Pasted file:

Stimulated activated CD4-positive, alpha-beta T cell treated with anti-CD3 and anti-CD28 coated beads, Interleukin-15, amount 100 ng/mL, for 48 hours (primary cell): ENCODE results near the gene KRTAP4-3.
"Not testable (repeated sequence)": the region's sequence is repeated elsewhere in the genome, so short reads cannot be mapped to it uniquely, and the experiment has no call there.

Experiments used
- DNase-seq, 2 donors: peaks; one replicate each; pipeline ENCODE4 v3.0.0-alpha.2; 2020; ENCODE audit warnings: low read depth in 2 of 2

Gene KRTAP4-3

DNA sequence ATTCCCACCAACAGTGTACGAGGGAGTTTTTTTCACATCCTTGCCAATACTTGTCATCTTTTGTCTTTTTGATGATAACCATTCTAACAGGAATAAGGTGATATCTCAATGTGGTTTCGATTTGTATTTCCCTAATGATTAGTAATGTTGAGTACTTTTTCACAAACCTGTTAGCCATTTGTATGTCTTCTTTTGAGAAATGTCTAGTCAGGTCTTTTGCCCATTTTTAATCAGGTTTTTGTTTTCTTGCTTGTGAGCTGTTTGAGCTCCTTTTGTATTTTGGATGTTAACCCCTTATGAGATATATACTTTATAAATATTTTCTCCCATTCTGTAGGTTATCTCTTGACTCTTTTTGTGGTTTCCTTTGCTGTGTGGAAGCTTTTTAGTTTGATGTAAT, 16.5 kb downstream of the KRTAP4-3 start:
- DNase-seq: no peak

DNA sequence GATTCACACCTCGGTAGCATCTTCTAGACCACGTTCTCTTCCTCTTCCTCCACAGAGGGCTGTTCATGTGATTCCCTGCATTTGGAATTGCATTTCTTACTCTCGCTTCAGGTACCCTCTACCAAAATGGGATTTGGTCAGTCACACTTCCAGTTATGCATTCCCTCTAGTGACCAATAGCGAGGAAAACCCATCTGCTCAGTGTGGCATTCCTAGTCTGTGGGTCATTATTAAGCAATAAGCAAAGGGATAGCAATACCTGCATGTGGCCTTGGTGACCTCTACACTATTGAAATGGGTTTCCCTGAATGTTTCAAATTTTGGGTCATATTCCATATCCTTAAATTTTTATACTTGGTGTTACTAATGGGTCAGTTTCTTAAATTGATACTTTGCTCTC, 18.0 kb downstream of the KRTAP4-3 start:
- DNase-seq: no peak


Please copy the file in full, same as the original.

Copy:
Stimulated activated CD4-positive, alpha-beta T cell treated with anti-CD3 and anti-CD28 coated beads, Interleukin-15, amount 100 ng/mL, for 48 hours (primary cell): ENCODE results near the gene KRTAP4-3.
"Not testable (repeated sequence)": the region's sequence is repeated elsewhere in the genome, so short reads cannot be mapped to it uniquely, and the experiment has no call there.

Experiments used
- DNase-seq, 2 donors: peaks; one replicate each; pipeline ENCODE4 v3.0.0-alpha.2; 2020; ENCODE audit warnings: low read depth in 2 of 2

Gene KRTAP4-3

DNA sequence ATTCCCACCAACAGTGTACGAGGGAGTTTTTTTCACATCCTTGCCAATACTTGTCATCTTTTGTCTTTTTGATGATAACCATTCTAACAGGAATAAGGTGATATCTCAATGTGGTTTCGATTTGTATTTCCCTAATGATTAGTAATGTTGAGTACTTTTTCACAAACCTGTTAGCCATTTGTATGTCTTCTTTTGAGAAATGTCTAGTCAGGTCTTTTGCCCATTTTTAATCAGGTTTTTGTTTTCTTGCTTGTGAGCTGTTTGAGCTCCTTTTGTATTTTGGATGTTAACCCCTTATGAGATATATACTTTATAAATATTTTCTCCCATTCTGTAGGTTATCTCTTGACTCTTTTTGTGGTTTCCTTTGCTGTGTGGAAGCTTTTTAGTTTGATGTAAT, 16.5 kb downstream of the KRTAP4-3 start:
- DNase-seq: no peak

DNA sequence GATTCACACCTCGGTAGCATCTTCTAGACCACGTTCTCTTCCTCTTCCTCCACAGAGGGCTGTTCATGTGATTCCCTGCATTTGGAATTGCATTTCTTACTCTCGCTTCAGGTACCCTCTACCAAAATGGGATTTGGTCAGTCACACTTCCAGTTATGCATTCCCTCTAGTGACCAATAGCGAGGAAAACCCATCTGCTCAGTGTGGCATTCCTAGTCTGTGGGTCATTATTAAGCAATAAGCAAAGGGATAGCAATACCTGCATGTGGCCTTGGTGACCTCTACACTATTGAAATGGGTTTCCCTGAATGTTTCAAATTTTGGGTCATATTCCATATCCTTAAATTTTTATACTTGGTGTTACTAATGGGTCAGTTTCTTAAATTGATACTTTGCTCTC, 18.0 kb downstream of the KRTAP4-3 start:
- DNase-seq: no peak